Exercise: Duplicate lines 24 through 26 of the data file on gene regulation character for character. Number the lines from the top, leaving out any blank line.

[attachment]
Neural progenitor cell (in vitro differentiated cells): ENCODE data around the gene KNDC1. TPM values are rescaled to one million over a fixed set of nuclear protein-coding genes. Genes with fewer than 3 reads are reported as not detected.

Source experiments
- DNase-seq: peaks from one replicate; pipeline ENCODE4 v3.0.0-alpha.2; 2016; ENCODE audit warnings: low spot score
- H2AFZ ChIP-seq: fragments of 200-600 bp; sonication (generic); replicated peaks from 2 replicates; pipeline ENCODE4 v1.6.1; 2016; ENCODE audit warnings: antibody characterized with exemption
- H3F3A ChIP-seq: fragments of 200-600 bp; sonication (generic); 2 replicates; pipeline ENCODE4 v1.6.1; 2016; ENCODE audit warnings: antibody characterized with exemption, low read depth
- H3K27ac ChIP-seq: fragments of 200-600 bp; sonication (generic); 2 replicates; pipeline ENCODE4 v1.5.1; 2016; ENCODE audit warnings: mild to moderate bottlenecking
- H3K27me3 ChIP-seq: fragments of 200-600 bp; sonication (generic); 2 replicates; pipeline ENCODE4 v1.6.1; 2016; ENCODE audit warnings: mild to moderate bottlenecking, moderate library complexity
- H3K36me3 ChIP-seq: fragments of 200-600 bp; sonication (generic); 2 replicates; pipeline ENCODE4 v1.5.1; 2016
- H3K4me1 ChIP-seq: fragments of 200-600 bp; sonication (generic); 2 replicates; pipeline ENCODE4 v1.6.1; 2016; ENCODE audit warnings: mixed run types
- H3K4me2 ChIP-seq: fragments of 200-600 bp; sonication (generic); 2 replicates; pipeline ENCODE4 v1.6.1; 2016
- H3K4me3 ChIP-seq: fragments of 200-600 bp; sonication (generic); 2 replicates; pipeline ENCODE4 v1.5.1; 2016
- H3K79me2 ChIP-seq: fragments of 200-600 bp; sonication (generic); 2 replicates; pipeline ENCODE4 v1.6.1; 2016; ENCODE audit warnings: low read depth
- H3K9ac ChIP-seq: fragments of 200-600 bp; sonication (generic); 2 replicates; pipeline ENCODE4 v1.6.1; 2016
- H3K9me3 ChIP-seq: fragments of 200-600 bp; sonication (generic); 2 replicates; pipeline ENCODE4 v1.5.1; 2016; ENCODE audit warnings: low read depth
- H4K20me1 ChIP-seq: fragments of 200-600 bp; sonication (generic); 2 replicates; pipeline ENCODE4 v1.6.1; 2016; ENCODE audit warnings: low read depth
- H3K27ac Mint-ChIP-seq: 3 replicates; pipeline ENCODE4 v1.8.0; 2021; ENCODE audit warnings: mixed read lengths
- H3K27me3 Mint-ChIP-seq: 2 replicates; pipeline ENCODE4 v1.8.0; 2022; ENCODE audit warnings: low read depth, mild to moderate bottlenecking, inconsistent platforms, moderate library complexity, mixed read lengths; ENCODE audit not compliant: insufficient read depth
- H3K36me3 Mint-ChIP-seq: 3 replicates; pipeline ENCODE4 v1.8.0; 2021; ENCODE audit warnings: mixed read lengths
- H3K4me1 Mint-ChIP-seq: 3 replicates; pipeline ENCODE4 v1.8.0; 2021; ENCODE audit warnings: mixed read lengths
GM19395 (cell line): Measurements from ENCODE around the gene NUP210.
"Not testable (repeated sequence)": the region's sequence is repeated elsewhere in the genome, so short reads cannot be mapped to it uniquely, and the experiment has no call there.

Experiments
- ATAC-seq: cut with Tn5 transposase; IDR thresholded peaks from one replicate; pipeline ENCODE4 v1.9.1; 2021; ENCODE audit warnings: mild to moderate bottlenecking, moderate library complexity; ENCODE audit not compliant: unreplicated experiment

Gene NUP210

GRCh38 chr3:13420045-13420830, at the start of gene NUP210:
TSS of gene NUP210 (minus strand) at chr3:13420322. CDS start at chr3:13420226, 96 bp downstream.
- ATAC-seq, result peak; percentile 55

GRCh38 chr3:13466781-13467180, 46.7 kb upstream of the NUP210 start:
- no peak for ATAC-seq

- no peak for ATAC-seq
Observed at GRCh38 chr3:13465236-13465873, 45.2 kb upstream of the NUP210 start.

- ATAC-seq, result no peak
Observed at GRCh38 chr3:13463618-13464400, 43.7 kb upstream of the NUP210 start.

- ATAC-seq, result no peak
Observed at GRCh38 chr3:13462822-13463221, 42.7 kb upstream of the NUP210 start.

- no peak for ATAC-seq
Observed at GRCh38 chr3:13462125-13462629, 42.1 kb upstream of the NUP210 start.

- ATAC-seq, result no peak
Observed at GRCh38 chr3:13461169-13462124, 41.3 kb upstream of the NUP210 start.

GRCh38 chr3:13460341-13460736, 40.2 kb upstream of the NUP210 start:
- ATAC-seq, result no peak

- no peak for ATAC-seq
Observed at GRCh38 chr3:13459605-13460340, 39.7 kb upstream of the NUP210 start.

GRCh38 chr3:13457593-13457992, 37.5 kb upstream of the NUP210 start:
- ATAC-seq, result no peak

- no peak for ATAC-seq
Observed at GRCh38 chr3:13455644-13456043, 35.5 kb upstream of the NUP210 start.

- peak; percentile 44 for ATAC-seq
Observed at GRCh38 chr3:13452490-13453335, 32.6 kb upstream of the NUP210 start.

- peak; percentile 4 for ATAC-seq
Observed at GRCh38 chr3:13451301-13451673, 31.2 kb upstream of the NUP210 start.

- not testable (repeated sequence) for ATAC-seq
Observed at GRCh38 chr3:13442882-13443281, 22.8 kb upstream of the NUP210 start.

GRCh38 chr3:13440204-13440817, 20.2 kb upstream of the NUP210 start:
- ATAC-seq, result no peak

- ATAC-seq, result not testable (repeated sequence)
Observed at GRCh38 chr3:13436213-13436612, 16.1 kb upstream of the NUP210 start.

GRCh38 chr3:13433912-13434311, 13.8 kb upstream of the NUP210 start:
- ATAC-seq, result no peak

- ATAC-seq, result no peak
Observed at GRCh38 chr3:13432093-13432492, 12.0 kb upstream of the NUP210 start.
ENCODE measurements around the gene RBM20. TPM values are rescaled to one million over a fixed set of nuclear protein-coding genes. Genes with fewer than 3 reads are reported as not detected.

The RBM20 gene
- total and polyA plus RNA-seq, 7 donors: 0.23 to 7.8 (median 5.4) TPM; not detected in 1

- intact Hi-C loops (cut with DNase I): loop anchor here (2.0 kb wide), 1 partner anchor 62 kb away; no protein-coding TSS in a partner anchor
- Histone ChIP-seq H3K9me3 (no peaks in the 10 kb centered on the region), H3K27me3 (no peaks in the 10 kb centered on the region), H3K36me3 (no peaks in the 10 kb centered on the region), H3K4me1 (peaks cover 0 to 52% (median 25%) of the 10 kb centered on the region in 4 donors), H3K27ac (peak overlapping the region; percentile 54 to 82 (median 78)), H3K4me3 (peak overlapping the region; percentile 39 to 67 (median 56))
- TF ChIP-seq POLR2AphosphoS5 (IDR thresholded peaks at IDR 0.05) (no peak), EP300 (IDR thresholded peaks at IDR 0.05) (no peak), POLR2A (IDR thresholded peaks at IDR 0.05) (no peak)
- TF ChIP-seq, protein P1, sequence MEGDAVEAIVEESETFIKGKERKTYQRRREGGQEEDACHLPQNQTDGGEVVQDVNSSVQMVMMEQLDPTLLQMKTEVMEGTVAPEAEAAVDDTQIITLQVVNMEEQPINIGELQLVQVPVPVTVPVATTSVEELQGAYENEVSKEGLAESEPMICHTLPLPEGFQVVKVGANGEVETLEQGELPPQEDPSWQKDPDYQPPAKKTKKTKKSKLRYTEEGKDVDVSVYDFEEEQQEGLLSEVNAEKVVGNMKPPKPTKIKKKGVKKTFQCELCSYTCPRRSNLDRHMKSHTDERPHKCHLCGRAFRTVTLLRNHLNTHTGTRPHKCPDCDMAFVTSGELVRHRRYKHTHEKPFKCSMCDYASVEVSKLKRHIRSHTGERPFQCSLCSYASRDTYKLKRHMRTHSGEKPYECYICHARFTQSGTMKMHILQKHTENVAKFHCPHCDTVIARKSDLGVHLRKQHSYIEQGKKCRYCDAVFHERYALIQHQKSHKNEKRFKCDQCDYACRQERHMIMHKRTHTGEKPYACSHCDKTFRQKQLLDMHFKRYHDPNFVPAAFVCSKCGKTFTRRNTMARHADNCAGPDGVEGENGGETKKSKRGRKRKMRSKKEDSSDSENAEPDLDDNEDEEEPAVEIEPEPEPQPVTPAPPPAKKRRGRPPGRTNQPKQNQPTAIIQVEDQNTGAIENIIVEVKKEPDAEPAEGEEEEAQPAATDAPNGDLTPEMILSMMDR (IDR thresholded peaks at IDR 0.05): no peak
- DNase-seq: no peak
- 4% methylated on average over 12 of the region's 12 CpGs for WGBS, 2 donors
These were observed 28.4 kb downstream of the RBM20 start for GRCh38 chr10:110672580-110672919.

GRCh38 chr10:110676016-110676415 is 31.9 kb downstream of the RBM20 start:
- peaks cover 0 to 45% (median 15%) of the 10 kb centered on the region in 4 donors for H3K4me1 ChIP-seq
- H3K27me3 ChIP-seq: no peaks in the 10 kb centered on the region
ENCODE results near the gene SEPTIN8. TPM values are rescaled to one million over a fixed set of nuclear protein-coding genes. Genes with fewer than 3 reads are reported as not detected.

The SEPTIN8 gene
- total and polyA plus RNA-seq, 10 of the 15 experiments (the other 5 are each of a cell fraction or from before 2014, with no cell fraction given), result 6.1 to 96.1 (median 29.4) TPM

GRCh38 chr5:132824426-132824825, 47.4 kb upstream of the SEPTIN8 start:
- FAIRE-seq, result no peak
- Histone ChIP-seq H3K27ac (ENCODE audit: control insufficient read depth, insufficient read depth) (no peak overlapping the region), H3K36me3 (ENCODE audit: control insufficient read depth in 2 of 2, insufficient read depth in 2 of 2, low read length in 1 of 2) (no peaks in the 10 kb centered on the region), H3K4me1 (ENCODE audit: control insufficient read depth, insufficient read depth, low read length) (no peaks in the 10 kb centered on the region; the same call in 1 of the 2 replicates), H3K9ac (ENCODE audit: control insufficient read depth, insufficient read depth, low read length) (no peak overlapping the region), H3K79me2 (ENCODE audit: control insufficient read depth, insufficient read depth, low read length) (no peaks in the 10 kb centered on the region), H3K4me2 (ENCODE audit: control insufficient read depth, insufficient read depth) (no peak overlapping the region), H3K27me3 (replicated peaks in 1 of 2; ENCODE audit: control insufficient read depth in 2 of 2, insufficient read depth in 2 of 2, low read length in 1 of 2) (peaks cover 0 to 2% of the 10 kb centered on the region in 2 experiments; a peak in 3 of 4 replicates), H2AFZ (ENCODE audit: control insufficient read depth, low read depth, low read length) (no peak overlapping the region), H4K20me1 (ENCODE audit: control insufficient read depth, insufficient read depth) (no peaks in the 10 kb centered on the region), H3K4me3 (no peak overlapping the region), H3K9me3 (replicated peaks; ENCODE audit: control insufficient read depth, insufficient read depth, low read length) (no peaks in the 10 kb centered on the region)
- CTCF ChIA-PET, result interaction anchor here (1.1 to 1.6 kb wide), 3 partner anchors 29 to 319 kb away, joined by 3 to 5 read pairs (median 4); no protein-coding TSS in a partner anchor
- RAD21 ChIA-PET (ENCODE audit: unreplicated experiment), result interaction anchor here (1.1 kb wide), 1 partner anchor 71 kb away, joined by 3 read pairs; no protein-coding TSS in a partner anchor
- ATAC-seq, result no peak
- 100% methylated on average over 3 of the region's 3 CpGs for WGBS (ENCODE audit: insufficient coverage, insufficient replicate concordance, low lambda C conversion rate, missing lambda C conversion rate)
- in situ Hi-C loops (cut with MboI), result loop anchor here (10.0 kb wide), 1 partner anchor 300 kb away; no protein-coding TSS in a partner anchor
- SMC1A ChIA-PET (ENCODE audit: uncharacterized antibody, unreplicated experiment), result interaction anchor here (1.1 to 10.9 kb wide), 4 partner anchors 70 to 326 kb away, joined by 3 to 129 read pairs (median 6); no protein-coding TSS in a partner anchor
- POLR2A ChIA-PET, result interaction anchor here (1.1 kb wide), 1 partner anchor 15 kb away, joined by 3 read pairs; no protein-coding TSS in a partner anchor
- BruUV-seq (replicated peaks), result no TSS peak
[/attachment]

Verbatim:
Gene NUP210

GRCh38 chr3:13420045-13420830, at the start of gene NUP210:
TSS of gene NUP210 (minus strand) at chr3:13420322. CDS start at chr3:13420226, 96 bp downstream.